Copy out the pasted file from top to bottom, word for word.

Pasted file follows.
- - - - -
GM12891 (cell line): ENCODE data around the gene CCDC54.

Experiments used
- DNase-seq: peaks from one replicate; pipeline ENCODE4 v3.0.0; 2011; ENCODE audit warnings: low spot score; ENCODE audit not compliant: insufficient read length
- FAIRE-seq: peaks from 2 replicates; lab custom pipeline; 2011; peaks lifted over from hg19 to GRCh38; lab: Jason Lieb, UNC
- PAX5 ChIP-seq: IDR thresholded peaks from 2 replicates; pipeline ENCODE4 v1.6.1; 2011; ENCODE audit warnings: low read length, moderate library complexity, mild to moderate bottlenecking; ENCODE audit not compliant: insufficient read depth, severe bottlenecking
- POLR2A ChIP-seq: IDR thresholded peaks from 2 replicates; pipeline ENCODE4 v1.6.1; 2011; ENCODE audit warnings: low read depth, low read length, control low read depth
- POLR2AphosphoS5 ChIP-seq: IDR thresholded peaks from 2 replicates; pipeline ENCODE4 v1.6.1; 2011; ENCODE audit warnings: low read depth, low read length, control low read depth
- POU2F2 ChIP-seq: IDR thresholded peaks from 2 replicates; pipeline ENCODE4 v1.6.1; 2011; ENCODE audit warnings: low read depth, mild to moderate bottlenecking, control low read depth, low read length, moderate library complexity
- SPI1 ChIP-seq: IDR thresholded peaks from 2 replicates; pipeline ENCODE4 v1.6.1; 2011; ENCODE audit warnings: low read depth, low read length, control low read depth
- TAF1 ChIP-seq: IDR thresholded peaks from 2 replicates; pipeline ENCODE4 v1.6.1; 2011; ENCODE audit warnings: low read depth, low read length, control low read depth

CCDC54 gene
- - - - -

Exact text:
GM12891 (cell line): ENCODE data around the gene CCDC54.

Experiments used
- DNase-seq: peaks from one replicate; pipeline ENCODE4 v3.0.0; 2011; ENCODE audit warnings: low spot score; ENCODE audit not compliant: insufficient read length
- FAIRE-seq: peaks from 2 replicates; lab custom pipeline; 2011; peaks lifted over from hg19 to GRCh38; lab: Jason Lieb, UNC
- PAX5 ChIP-seq: IDR thresholded peaks from 2 replicates; pipeline ENCODE4 v1.6.1; 2011; ENCODE audit warnings: low read length, moderate library complexity, mild to moderate bottlenecking; ENCODE audit not compliant: insufficient read depth, severe bottlenecking
- POLR2A ChIP-seq: IDR thresholded peaks from 2 replicates; pipeline ENCODE4 v1.6.1; 2011; ENCODE audit warnings: low read depth, low read length, control low read depth
- POLR2AphosphoS5 ChIP-seq: IDR thresholded peaks from 2 replicates; pipeline ENCODE4 v1.6.1; 2011; ENCODE audit warnings: low read depth, low read length, control low read depth
- POU2F2 ChIP-seq: IDR thresholded peaks from 2 replicates; pipeline ENCODE4 v1.6.1; 2011; ENCODE audit warnings: low read depth, mild to moderate bottlenecking, control low read depth, low read length, moderate library complexity
- SPI1 ChIP-seq: IDR thresholded peaks from 2 replicates; pipeline ENCODE4 v1.6.1; 2011; ENCODE audit warnings: low read depth, low read length, control low read depth
- TAF1 ChIP-seq: IDR thresholded peaks from 2 replicates; pipeline ENCODE4 v1.6.1; 2011; ENCODE audit warnings: low read depth, low read length, control low read depth

CCDC54 gene